Vilsack Tours Methane Digester on Pennsylvania Dairy

A digester partly funded by a USDA Rural Development grant models energy efficiency.

Published on: Jul 19, 2012

Agriculture Secretary Tom Vilsack on Tuesday visited a Pennsylvania dairy farm that is using an anaerobic digester to convert manure into electricity and high quality bedding, cutting energy costs and providing a resting area for more contented cows. The digester, which went on-line a year ago, was funded in part with the support of USDA Rural Development.

"It's a win-win-win," Vilsack said. "Using enhanced manure management techniques not only provides a new source of income for famers, it also improves air and water quality while providing renewable electricity for hundreds of homes in the community."

Family-owned Pennwood Farms uses an anaerobic digester to produce all of its electricity and sells power back to the local grid to meet the needs of an estimated 600 people. The digester also produces clean bedding as a byproduct, which saves the owners from having to buy bedding for the dairy herd. In all, manure from the 570 cow dairy farm creates about 920,000 kWh of electricity a year.

A digester partly funded by a USDA Rural Development grant models energy efficiency.
A digester partly funded by a USDA Rural Development grant models energy efficiency.

The digester technology utilizes generators that are fueled by methane captured from the animal manure. Solid byproducts of the system are dried and used on the farm as livestock bedding material, and liquid byproducts are used as high-quality organic fertilizer in place of chemical fertilizers.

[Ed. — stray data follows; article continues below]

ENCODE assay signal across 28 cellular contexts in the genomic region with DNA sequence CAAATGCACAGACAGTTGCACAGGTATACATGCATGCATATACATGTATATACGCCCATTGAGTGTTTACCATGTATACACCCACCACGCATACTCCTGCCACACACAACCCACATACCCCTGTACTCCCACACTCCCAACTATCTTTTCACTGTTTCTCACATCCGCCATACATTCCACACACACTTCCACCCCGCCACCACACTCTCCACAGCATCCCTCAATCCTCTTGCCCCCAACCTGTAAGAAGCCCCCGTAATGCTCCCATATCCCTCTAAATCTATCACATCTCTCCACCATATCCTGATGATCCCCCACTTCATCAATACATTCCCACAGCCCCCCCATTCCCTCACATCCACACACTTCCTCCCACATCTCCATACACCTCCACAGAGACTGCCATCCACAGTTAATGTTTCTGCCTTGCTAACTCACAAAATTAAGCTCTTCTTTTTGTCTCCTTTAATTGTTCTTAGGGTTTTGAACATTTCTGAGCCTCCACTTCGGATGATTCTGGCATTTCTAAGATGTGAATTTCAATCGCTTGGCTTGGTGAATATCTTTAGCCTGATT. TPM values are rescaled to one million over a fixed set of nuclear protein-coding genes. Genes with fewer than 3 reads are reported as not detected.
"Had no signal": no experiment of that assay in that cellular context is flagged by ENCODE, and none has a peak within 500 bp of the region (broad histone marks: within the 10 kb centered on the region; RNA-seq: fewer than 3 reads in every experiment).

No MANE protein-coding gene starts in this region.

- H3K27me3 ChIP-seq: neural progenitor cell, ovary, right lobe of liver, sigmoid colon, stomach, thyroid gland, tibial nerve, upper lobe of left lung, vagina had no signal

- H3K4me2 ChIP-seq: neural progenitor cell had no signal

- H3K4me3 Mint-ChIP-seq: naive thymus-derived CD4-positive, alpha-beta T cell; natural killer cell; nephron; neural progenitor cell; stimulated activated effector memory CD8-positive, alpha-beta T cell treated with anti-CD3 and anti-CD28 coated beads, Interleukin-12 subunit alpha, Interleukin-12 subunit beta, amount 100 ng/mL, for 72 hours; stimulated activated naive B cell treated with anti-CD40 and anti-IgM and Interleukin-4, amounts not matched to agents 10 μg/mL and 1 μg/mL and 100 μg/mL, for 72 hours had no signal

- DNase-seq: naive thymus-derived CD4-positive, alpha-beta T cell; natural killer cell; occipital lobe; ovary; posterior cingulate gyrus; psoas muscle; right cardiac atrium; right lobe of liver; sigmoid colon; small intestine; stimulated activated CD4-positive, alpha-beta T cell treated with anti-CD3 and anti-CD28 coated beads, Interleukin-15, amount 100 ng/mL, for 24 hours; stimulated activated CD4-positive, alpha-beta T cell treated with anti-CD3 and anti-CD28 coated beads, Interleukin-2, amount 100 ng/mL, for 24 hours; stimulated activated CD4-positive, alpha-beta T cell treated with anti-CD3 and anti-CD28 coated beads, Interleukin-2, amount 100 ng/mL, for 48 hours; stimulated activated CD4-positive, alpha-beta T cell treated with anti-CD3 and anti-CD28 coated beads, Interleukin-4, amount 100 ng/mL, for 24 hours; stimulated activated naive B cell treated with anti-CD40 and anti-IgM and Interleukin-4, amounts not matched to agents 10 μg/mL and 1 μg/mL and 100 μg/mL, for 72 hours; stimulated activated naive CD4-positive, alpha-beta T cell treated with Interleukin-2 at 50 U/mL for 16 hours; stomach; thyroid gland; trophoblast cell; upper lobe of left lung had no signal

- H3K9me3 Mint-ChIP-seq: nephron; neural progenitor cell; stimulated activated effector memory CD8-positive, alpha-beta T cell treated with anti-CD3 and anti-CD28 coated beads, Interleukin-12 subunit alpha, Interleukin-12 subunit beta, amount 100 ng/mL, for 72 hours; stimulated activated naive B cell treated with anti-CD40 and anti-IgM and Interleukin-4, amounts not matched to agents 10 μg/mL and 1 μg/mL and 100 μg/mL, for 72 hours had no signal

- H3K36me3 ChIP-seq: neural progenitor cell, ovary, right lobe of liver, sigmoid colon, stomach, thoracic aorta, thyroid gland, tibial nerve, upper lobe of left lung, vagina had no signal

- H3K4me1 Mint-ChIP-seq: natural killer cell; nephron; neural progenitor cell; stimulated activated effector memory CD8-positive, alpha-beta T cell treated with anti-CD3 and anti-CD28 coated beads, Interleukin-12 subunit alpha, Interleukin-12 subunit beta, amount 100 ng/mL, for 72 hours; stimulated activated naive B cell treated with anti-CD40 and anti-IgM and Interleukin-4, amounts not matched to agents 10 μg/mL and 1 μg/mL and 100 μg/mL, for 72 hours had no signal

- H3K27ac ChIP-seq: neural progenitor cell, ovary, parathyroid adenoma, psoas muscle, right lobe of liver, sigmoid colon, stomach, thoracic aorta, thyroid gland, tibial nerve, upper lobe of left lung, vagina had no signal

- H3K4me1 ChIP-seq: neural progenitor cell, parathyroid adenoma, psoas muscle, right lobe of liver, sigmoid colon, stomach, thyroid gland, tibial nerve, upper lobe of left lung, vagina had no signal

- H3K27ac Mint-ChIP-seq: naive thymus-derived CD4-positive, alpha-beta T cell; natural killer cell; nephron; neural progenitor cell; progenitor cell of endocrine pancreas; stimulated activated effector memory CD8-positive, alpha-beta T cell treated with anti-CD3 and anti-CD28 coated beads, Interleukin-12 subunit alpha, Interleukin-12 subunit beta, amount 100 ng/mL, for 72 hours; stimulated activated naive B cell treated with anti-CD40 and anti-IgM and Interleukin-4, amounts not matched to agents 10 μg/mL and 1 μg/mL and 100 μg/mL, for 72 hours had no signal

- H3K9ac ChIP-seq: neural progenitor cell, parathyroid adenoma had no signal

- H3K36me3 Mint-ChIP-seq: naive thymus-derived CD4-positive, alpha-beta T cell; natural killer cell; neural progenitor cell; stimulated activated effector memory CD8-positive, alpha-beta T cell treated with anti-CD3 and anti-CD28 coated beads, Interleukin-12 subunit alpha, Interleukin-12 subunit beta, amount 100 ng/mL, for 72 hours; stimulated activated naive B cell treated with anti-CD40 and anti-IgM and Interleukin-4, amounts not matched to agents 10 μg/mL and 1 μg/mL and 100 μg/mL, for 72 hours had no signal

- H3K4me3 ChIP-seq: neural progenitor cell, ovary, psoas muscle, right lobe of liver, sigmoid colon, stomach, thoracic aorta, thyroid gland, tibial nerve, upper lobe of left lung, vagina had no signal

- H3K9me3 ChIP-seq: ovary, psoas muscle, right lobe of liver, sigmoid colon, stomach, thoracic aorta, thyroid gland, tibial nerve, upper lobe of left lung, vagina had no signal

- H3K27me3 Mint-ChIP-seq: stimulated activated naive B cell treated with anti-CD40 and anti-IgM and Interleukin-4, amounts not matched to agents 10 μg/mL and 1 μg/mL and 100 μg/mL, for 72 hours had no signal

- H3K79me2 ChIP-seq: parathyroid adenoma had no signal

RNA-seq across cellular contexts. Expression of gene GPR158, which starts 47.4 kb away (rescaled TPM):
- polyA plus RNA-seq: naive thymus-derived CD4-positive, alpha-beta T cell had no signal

USDA supported deployment of the biodigester by providing grants and loans in 2010 totaling over $528,000 through the Rural Energy for America Program. Last month, Secretary Vilsack announced funding under REAP for an additional 450 projects nationwide. REAP, authorized by the 2008 Farm Bill, offers funds for farmers, ranchers and rural small businesses to purchase and install renewable energy systems and make energy-efficiency improvements. These federal funds leverage other funding sources for businesses.

In addition to REAP, USDA also offers additional funding to help farmers install an anaerobic digester as part of their manure management system. Funding is provided by the Natural Resources Conservation Service's Environmental Quality Incentive Program.

Anaerobic digesters like the one the Secretary toured are in concert with an agreement with U.S. dairy producers signed by the Secretary in Copenhagen, Denmark in 2009 to accelerate adoption of innovative manure to energy projects on American dairy farms. Since the MOU was signed, the Obama Administration has provided 149 digester awards to eligible applicants.

With the Memorandum of Understanding, the Innovation Center for U.S. Dairy - part of the Dairy Management Inc. - the USDA and U.S. dairy producers are working together to reach a 25% reduction in greenhouse gas emissions by the year 2020. USDA will do so by undertaking research initiatives, allowing implementation flexibility, and enhancing marketing efforts of anaerobic digesters and energy efficiency improvements to dairy producers.

As part of the effort, a Renewable Energy Education Field Day webinar series on Digester Technology and Financing was conducted in partnership with the Farm Foundation, NFP, USDA, US EPA, Innovation Center for U.S. Dairy and the Wisconsin Bioenergy Initiative of the University of Wisconsin.